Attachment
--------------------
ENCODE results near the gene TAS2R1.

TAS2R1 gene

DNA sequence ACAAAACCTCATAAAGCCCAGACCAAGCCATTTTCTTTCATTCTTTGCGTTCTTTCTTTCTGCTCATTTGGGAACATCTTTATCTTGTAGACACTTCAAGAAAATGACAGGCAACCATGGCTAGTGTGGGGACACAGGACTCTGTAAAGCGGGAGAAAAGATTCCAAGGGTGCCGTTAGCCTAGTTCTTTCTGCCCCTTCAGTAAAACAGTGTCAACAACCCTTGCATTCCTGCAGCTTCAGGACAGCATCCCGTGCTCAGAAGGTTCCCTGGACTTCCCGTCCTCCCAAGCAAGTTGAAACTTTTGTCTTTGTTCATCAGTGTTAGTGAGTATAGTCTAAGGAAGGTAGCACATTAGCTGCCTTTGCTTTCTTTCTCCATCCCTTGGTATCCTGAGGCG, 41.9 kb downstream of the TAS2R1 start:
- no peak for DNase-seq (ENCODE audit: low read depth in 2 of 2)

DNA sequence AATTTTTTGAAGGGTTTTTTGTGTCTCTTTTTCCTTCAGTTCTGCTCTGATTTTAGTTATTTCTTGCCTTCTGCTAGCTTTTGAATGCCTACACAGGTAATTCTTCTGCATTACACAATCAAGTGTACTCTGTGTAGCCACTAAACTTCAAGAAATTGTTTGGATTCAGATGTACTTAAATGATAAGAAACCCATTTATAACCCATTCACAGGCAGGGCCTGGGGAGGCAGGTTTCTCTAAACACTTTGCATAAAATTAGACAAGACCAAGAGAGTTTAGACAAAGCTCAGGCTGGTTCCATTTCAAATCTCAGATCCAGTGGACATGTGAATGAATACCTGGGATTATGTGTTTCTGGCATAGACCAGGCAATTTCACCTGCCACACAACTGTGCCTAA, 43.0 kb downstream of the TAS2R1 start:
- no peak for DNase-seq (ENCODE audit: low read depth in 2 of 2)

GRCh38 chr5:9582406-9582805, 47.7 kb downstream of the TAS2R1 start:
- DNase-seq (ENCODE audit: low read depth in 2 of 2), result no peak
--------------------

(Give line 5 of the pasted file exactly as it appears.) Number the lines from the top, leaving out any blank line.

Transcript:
DNA sequence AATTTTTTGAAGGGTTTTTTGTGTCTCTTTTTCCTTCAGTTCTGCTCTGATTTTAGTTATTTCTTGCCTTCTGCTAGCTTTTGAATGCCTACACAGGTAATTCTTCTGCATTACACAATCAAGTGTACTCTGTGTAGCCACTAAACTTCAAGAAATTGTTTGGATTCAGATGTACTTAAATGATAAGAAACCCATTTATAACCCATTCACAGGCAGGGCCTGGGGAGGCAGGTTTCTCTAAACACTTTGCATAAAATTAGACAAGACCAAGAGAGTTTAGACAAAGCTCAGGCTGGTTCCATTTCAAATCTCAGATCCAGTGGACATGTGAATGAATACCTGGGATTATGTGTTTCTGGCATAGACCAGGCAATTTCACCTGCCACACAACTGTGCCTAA, 43.0 kb downstream of the TAS2R1 start: